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Five years after its founding, LanzaTech, a company that transforms waste gases released by steel mills into fuel ethanol, is finally commercializing its technology through a new partnership with China’s major iron and steel maker Baosteel.

There’s a pattern emerging in the biofuel industry. Startups generate good ideas for producing car and jet fuels from a variety of feedstocks, ranging from corn to carbon emissions, from algae to municipal waste. They take in a moderate amount of funding to develop their products, but inevitably hit a glass ceiling when it comes time to scale commercially. To jump this hurdle, they usually require help from a major corporate interest, like Chevron or Shell — or, in the case of LanzaTech, Baosteel.

The company, based in New Zealand, has hit each one of these milestones. Spotting the opportunity, it launched a successful pilot plant at a steel mill in Auckland in 2008 (pictured above). Its process traps the gases emitted by steel manufacturing — particularly carbon monoxide — and then ferments them with specially engineered microbes to produce ethanol. The pilot plant ran for 2,500 hours, churning out 1,000 liters of fuel at a time, while simultaneously diverting harmful emissions that would have otherwise been released into the atmosphere.

China, now hyperconscious of air pollution following the criticism it drew during the smog-choked Olympics hosted in Beijing, has taken a special interest in technologies that reduce emissions from industrial plants. (Despite the shuttering of much of Beijing’s industrial sector in the run-up to the Olympics, the Chinese capital still remained heavily polluted, drawing a sharp focus on the need to manage the environmental impact of economic growth.)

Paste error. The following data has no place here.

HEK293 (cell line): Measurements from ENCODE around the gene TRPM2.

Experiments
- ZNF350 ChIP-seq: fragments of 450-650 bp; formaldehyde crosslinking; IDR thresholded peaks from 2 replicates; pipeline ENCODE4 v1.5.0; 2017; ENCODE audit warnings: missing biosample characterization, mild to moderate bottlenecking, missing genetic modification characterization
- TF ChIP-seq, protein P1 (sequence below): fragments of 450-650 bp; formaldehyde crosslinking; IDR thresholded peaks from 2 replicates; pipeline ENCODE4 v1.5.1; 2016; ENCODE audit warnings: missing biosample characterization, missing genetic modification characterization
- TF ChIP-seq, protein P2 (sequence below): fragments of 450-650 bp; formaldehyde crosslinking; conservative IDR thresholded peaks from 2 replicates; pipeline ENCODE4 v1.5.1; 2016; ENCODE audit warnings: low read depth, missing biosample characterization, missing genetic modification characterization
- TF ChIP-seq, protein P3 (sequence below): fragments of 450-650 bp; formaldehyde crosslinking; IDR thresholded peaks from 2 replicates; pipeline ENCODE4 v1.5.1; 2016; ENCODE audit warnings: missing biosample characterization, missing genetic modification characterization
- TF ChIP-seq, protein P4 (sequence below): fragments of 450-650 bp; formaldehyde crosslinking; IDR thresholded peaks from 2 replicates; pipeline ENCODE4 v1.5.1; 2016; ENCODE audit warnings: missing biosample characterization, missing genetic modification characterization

On top of that, LanzaTech could produce ethanol that is incredibly cheap. Carbon monoxide is plentiful and inexpensive, and the resulting fuel could replace 90 percent of the gasoline needed to run a car, thereby dropping  the price of gassing up for average drivers.

Its this potential that caught the eye of Khosla Ventures, which led the company’s first round of funding, $3.5 million, in 2007. The prestigious Silicon Valley venture-capital firm has distinguished itself by backing cleantech companies that operate within existing infrastructure (traditional gas tanks, for example). It’s invested in biofuel startups LS9 and Coskata for the same reason.

LanzaTech’s investors may still have to wait for a while yet, however, as it plans first to build a demonstration-scale plant at one of Baosteel’s mills before fully commercializing its ethanol. The deal with Baosteel also brings in a third party, the Chinese Academy of Sciences, which aims to study and improve LanzaTech’s process, and apply it to similar products, including fuels derived from biomass and other organic waste.

The last time VentureBeat reported on the company, its business was on track, but it was unclear how it would achieve the necessary scale. It said it hoped to bring a demonstration plant online by 2013. Now the Baosteel deal has helped it beat this target by three years, bringing its ethanol that much closer to market, and giving it a leg up over competitors.

The relationship between LanzaTech was encouraged considerably by the 2008 free trade agreement between New Zealand and China.

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